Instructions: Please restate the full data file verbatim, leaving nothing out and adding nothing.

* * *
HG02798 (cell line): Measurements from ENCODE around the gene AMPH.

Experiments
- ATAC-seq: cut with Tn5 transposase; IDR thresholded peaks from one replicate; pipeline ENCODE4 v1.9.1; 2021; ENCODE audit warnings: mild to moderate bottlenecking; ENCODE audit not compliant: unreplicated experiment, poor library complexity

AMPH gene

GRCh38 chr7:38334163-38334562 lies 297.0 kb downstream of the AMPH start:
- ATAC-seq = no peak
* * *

HG02798 (cell line): Measurements from ENCODE around the gene AMPH.

Experiments
- ATAC-seq: cut with Tn5 transposase; IDR thresholded peaks from one replicate; pipeline ENCODE4 v1.9.1; 2021; ENCODE audit warnings: mild to moderate bottlenecking; ENCODE audit not compliant: unreplicated experiment, poor library complexity

AMPH gene

GRCh38 chr7:38334163-38334562 lies 297.0 kb downstream of the AMPH start:
- ATAC-seq = no peak